Nussbaum bought property in Israel, spent significant time there, and drilled into his children that Israel is the homeland of the Jewish people and a safe haven should they ever need it.

Son Alex Nussbaum said, “Our dad was often quoted as saying, ‘Don’t forget who you are, where you come from, and where you are going,’ and he instilled in all of his children and grandchildren a pride for and understanding of our past to fuel our commitment to ensuring our future — specifically, the State of Israel.”

Nussbaum’s drive carried over even into his leisure pursuits; he was a fierce — and loud — athletic competitor, according to his children.

“He was excellent at baseball, tennis, racquetball, and an early adopter of pickleball,” Jered Nussbaum recalled. “He was passionate about competing and excelled at all forms of racket sports.”

Nussbaum’s skills extended even to an obscure sport called aerial tennis, where he was a world champion among a small group of enthusiasts.

One of Nussbaum’s cherished moments was attending a Kansas City Royals dream week in Florida, where he got to play baseball wearing a Royals uniform and played with professionals, Jered recalled. 

After he was diagnosed with ALS — amyotrophic lateral sclerosis, also known as Lou Gehrig’s disease — and began suffering from its increasingly debilitating symptoms several years ago, Nussbaum refused to let the disease define him. 

“Every day he said, ‘Today is my best day,’” recalled Elyashar. “He forced us to live in the moment and not worry about tomorrow, because tomorrow was uncertain. He fought it until the very end. He wanted to be the outlier.”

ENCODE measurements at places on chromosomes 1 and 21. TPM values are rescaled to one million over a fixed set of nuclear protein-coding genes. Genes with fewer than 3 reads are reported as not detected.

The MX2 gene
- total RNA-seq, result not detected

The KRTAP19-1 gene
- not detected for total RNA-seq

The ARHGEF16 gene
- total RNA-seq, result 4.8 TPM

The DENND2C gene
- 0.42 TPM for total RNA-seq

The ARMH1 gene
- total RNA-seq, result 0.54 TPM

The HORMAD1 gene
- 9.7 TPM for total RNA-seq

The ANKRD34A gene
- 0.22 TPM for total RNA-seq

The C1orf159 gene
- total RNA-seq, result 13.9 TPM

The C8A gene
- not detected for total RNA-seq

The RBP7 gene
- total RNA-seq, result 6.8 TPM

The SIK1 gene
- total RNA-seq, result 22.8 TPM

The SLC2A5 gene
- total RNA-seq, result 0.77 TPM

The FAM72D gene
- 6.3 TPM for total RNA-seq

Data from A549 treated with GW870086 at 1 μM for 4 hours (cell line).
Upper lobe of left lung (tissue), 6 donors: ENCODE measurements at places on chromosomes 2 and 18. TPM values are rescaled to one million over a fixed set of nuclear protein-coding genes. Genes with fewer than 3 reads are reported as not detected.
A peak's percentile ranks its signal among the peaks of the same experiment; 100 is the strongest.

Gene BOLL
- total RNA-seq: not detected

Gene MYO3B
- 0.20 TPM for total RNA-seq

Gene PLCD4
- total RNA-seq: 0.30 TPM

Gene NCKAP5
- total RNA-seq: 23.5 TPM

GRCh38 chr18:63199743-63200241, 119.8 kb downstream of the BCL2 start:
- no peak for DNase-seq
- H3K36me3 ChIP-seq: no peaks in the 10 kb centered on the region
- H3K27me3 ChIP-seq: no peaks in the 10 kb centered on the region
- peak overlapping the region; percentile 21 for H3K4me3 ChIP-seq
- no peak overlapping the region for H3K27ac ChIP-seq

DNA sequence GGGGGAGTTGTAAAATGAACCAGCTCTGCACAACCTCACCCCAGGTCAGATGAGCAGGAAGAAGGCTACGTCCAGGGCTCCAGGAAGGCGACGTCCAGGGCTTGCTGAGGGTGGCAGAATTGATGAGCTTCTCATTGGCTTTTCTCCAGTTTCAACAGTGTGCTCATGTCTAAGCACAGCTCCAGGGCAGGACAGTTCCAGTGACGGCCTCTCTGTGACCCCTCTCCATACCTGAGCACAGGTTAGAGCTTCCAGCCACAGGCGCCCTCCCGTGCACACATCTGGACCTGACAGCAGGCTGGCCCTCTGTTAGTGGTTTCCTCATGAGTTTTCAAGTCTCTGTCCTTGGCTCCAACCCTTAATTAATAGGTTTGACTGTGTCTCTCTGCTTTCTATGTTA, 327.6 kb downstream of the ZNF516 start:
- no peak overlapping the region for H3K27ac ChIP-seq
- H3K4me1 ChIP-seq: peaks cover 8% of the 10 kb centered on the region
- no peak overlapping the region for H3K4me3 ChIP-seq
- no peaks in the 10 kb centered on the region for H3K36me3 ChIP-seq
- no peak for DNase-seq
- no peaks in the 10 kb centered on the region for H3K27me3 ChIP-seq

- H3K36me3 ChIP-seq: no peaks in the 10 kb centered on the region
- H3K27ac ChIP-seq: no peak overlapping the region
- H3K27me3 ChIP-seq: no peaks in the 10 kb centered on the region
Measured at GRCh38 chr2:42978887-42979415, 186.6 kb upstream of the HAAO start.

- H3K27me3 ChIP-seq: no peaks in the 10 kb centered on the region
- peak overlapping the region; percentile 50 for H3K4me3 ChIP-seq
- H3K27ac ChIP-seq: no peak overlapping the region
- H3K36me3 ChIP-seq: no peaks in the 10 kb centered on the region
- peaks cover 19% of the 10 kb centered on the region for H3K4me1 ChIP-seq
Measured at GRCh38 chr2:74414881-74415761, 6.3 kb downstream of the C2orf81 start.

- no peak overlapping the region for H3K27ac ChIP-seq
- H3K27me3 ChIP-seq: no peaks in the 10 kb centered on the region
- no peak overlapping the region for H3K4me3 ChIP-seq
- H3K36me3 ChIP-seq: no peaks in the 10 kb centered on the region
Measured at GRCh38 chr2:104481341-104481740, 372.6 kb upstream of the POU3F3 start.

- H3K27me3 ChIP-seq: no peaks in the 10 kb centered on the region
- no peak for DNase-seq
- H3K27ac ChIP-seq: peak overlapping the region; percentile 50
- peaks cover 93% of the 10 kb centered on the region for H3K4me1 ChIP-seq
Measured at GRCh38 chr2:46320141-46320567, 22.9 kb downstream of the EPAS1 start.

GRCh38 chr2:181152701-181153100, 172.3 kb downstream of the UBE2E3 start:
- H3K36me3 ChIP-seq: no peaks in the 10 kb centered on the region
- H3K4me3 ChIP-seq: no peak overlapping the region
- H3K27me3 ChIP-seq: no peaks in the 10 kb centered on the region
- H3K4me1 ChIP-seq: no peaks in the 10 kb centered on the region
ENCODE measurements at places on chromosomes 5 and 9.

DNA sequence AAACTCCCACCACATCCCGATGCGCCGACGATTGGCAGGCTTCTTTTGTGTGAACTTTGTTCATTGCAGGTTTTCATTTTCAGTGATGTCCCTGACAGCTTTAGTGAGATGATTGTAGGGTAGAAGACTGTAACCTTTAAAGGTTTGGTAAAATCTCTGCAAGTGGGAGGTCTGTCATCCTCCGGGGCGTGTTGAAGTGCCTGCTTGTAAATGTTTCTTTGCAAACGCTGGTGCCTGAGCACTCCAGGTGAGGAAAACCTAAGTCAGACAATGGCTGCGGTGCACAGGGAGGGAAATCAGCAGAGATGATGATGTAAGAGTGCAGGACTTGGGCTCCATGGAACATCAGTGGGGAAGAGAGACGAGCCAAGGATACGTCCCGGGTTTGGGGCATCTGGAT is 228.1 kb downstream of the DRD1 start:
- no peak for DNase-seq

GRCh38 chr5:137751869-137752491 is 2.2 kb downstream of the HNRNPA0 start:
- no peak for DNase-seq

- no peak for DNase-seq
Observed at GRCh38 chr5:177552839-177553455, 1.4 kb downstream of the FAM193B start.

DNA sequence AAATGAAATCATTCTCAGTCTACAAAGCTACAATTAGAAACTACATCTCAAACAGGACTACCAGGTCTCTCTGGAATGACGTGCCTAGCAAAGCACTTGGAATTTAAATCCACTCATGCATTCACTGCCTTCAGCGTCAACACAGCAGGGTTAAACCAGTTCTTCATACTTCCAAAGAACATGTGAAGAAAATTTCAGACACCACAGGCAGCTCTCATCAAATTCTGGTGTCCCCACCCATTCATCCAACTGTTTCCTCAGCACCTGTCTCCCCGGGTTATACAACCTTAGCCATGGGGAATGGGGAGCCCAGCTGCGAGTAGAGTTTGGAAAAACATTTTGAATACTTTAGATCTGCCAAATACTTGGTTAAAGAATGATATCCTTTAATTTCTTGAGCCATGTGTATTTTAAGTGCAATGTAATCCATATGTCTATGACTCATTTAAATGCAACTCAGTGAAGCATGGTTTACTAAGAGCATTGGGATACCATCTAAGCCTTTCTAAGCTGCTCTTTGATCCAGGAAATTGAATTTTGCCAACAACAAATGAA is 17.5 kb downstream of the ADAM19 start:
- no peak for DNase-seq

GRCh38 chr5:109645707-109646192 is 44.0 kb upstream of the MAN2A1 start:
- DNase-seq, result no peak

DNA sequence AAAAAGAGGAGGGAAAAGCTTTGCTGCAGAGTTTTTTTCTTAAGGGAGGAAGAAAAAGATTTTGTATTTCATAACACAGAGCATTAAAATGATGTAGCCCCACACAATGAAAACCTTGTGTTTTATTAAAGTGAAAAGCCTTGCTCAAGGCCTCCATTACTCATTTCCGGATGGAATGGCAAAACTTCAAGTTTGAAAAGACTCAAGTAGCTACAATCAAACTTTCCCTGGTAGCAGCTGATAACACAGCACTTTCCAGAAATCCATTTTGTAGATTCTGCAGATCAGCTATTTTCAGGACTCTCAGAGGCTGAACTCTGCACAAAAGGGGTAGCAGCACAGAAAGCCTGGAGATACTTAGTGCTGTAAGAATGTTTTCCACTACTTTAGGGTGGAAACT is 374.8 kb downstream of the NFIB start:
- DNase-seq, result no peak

She said he never complained.

“He couldn’t move a single part of his body, and you could tell when his head itched, but he wouldn’t ask anyone to do anything,” Elyashar said. “He just never wanted to burden anyone and never complained about the situation he was in. I think he felt blessed to be here.”

It was apt that for such a vocal person, Nussbaum never lost his voice — a common symptom of ALS. 

“For someone who was so vocal and so passionate about things and had that zest for life, that’s how he beat ALS,” Jered Nussbaum said. “The ALS was never able to take his voice from him.”

Daniel Gorlin, a 70 Faces Media board member and Nussbaum’s son-in-law, said Nussbaum’s fierce advocacy for the Kansas City Jewish community and for the State of Israel was a deeply ingrained part of his character that he imparted to his family.

“He was never apologetic even at times in which I think other people would have wanted him to say it less forcefully,” Gorlin said. “He felt that pressure in his years on Earth to relay that to his children and his in-laws and his grandchildren, but also to make sure the world heard it. And that was especially true for Jewish causes, and Israel and AIPAC specifically.”

Larry Nussbaum is survived by his wife of 51 years, Ronna; his mother, Elizabeth Nussbaum of Overland Park, Kansas; his brother Mel Nussbaum of Kansas City, Missouri; his brother and sister-in-law Rabbi David and Sara Gitti of Denver; his sister and brother-in-law Bonnie and Russell Mannis of Westchester County, New York; his son and daughter-in-law Jered and Corey Nussbaum of Leawood, Kansas, and their children Sam, Kyra and Marah; his daughter and son-in-law Ashlyn and Daniel Gorlin of Chicago and their children Nitai, Liat and Caleb; his daughter and son-in-law Jennifer and David Elyashar of Chicago and their children Jake, Eva and Livia; and son and daughter-in-law Alex and Rebecca Nussbaum of Dallas and their children Annaelle, Judah and Liev. 

The post Larry Nussbaum, 77, was a fierce advocate for Israel and the Jews – and an exceptional doctor appeared first on Jewish Telegraphic Agency.